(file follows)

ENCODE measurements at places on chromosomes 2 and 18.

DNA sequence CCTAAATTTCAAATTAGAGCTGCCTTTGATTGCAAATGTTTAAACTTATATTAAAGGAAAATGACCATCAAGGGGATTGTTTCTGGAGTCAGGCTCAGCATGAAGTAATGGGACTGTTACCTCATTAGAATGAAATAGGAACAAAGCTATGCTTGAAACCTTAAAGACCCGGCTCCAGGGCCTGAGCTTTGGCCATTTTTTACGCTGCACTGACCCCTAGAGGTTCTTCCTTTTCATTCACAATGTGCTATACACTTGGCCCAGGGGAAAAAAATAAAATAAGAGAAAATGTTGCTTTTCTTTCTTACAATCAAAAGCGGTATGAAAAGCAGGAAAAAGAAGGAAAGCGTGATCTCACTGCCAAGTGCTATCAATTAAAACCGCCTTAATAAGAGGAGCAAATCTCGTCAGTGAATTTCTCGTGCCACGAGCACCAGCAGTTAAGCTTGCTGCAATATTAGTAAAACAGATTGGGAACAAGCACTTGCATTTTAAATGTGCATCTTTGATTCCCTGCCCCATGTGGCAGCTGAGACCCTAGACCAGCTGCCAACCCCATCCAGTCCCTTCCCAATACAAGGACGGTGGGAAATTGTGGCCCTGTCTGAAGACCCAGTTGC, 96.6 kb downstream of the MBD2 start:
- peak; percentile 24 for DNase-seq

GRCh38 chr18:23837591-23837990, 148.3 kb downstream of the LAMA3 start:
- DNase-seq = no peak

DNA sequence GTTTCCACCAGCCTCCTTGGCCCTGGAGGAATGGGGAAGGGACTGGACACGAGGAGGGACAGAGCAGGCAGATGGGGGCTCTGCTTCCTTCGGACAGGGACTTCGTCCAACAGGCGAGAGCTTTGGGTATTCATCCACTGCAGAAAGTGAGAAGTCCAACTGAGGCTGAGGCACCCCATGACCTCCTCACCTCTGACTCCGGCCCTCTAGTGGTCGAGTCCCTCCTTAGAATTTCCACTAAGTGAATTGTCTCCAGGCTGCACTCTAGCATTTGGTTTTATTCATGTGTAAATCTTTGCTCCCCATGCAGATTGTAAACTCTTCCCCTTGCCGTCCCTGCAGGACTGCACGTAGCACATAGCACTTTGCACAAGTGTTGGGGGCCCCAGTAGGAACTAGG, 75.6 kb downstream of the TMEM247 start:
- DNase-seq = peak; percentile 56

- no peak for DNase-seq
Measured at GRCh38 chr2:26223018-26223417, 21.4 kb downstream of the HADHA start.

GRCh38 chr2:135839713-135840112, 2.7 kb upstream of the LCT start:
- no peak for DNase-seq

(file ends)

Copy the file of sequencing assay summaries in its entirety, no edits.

ENCODE measurements at places on chromosomes 2 and 18.

DNA sequence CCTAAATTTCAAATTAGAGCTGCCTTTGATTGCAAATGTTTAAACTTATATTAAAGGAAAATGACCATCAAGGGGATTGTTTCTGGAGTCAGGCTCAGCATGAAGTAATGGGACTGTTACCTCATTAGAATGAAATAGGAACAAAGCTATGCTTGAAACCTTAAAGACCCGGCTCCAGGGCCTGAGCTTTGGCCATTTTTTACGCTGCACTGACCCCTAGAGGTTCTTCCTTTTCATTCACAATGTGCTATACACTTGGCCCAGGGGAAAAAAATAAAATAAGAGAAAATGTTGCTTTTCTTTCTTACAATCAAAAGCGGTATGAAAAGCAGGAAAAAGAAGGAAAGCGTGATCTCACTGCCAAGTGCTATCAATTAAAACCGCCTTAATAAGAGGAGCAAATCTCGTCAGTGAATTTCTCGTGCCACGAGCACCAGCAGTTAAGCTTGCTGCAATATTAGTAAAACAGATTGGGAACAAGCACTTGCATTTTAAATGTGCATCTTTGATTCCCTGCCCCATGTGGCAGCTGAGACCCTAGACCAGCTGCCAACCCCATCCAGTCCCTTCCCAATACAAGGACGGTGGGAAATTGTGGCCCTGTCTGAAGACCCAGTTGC, 96.6 kb downstream of the MBD2 start:
- peak; percentile 24 for DNase-seq

GRCh38 chr18:23837591-23837990, 148.3 kb downstream of the LAMA3 start:
- DNase-seq = no peak

DNA sequence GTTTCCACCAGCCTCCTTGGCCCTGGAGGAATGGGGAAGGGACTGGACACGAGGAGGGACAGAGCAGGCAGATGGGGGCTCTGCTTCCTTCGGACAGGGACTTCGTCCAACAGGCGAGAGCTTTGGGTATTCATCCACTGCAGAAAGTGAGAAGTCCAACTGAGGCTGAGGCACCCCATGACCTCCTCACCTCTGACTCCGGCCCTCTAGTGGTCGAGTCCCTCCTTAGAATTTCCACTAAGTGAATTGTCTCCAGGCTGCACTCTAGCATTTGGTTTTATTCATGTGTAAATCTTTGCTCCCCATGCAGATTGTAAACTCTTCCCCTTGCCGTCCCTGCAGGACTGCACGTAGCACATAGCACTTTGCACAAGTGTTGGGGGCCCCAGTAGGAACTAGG, 75.6 kb downstream of the TMEM247 start:
- DNase-seq = peak; percentile 56

- no peak for DNase-seq
Measured at GRCh38 chr2:26223018-26223417, 21.4 kb downstream of the HADHA start.

GRCh38 chr2:135839713-135840112, 2.7 kb upstream of the LCT start:
- no peak for DNase-seq